Students said that Roth-Snir had been due to speak to a selected group in the Government Department, but was forced by protesters in the room to abandon his talk after only five minutes.
Nathan Bolton, the president of the Students’ Union, told The Electronic Intifada that a protest outside was attended by around 200-250 students, despite being organized with only two days notice.
An additional 20-30 students who had been issued with invitations disrupted the deputy ambassador’s talk inside the hall.
One member of staff present in the room told me that Roth-Snir had just started saying hello and thank you when he was interrupted by a student protesting: “we are not here to be brainwashed.”
The staff member told me students were “passionate and very measured.”
A Palestinian member of the Palestine solidarity society told me that the room was “90 percent pro-Palestine.” Students read from a prepared statement, calling Roth-Snir a war criminal.
Other students chimed in, all the while explaining why they were opposed to the presence of a representative of a human rights abuser like Israel on campus.
Bolton says that police were called and Roth-Snir was “rushed away” by security guards.
A further attempt to give his talk on “The state and terrorism” to an even smaller group of students also had to be abandoned after 10 minutes.
The deputy ambassador reportedly invited the smaller group to the embassy, but few wanted to give their names.
He then had to leave campus in his embassy car.
Bolton said the talk was the initiative of the Israeli embassy itself and had been hosted by Thomas Scotto, the Associate Dean of the Graduate School.
Scotto allegedly threatened students in the room with punishment over the disruption, leaving some students reluctant to let their names appear in public.
The professor of government is now “quite a pariah” within the department according to Bolton, and other faculty members had been against the visit. Students were only told about the visit on Monday, said Bolton.
The Palestinian student said that six or seven lecturers had put up “Not Wanted” posters of Roth-Snir on their office doors.
The Electronic Intifada has seen an email to students from one member of the department stating “the Government Department did not invite the speaker.”
In a statement posted on Facebook quoting student union policy, Bolton explained the students’ opposition to Roth-Snir’s presence on campus:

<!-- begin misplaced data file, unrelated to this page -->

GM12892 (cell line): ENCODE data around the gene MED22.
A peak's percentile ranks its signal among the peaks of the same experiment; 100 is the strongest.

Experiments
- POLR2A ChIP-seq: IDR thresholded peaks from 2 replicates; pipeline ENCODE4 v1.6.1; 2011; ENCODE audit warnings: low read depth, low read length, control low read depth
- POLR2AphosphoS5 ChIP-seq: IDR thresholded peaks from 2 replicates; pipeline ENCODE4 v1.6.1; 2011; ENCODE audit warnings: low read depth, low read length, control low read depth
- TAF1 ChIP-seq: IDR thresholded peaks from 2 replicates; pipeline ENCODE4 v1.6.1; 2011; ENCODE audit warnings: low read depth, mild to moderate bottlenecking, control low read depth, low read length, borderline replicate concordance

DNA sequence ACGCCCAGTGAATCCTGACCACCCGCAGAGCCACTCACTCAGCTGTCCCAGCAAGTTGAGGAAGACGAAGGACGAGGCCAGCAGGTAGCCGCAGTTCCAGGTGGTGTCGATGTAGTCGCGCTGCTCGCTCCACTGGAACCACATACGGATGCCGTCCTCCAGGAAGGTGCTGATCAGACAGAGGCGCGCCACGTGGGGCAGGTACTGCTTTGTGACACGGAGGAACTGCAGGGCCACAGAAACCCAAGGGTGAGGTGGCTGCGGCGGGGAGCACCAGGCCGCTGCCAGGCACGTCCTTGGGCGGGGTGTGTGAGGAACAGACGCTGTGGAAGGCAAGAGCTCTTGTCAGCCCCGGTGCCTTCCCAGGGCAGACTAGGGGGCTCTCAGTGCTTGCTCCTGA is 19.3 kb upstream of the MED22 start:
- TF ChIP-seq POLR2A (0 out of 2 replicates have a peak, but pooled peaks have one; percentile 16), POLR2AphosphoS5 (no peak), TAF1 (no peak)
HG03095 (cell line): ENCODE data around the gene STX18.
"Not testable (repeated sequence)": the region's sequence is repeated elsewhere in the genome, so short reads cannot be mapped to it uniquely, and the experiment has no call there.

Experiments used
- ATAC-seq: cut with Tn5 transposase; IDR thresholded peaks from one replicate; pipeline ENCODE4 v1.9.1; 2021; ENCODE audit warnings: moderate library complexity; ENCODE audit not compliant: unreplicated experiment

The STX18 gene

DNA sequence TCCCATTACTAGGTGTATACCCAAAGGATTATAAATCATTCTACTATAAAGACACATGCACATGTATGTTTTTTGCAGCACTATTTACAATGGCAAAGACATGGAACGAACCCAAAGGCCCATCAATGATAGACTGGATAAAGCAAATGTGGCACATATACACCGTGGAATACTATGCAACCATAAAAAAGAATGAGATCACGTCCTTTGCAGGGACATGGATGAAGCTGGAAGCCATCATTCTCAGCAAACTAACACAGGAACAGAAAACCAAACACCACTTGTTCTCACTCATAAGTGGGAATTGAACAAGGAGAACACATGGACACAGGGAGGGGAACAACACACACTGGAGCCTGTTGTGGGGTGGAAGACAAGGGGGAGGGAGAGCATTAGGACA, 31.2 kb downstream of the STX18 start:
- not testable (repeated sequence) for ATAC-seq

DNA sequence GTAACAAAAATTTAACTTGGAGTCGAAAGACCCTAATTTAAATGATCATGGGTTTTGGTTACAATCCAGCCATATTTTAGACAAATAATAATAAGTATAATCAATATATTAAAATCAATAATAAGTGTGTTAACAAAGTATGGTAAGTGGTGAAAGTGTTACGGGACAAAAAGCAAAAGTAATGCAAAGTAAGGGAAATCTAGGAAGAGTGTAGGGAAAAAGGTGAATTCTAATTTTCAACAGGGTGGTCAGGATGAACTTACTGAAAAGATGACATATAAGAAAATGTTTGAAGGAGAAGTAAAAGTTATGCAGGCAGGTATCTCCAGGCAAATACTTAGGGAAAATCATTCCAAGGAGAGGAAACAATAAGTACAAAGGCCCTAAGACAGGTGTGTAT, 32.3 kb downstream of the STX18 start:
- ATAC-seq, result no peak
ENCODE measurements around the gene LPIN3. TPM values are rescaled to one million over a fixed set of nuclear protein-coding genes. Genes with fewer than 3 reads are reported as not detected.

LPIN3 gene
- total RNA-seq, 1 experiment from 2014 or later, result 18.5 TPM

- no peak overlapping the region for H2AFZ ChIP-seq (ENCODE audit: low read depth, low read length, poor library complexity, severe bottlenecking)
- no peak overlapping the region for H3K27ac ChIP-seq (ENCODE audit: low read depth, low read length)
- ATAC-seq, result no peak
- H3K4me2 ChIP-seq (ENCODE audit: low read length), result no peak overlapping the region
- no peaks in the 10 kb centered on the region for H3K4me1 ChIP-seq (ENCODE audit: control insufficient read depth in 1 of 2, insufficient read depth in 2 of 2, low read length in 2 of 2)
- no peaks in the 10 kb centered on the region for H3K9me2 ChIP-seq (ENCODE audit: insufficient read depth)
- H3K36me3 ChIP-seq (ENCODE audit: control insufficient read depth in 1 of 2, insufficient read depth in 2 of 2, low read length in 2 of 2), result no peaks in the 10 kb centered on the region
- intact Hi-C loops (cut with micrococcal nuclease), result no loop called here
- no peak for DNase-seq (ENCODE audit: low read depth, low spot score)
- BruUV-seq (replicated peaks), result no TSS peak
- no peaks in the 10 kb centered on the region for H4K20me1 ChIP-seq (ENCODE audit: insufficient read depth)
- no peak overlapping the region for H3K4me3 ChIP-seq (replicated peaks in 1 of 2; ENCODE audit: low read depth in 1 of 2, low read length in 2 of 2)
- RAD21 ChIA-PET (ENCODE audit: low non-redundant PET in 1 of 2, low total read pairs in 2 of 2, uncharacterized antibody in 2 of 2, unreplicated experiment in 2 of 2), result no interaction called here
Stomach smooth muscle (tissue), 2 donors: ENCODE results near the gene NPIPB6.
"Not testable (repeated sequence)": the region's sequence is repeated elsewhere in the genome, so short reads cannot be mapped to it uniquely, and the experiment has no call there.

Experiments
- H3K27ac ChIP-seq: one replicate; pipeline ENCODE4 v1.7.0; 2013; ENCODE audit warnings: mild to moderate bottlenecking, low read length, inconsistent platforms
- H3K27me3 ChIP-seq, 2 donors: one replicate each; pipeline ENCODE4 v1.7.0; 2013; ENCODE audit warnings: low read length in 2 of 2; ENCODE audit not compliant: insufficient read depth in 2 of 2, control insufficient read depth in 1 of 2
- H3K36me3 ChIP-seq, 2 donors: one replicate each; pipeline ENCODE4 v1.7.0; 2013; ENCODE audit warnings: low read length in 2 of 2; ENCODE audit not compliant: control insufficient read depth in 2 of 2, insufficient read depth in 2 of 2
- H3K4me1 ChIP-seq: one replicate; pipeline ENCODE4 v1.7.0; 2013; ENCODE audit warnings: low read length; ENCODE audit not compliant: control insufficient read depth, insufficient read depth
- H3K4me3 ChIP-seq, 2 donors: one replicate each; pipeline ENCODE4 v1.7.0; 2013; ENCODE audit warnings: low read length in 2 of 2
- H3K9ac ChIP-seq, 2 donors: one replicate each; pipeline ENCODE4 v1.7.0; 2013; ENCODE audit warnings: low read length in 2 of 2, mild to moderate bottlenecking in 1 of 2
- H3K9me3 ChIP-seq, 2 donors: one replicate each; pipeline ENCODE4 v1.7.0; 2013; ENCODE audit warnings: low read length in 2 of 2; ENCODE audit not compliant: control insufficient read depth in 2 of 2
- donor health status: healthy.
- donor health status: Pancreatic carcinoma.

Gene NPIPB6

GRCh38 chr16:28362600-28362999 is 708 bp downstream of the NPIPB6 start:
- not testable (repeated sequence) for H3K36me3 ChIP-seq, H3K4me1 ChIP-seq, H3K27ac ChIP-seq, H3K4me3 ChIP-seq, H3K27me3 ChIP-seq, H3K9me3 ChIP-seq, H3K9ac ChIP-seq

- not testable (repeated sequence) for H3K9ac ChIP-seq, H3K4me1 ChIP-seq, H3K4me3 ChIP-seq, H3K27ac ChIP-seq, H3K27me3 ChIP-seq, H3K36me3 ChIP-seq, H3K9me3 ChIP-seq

Israel in its complete disregard of the human rights of the Palestinians and in its illegal occupation of Gaza and the West Bank is in breach of over 30 UN resolutions…
the invitation of a representative of the state of Israel calls into question the ethical practices of the University as an institution and I feel, with the passage of time will reflect badly on the University. My question is – would we have invited a representative of the apartheid regime in South Africa in the 1980s?
We should be proud that University of Essex Students’ Union has policy to boycott Israeli goods and also to be part of the international Boycott, Divestment and Sanctions movement (BDS), but policy alone is not enough.
Scotto could not be reached by phone. He replied to an emailed request for comment saying he was “not yet in possession of all the facts,” referring me onto the communications department.
University of Essex Head of Communications Jenny Grinter said it was “a noisy but peaceful protest” and there had been no arrests.
She confirmed that the “event did not follow the original program because of disruption caused by students protesting … it is disappointing that some students prevented those wishing to engage in this way from being able to do so more fully.”
This Israeli strategy of trying to “explain” away war crimes to increasingly unreceptive student audiences has a precedent.
“Brand Israel” was not welcome today at Essex University, it seems.
Update, 22 February:
The above A video was uploaded to YouTube last night and shows the student action that led to the abandonment of the Israeli deputy ambassador’s Essex University talk on Thursday.
It shows vocal opposition to the university’s hosting of Alon Roth-Snir, with many in the room chanting slogans like “free, free Palestine” and “shame on you.” The centerpiece of the action was one student repeatedly reading from a prepared statement to effectively filibuster the event.
It also shows (at 04:36) departmental host Thomas Scotto approaching the students, promising repercussions: “I know about five of you. If you continue, you will be brought up on charges against university ordinances which prohibit disruption of a lecture.”
Campus security enter, and soon after a minority (who had countered the protest with chants of “let him speak”) walk out with the deputy ambassador, as his address is abandoned.
Update, 5 March
This video from inside the lecture has since been removed from public viewing, likely because of threats made by the university last week to “discipline” students involved (in an internal email, copies of which I have seen).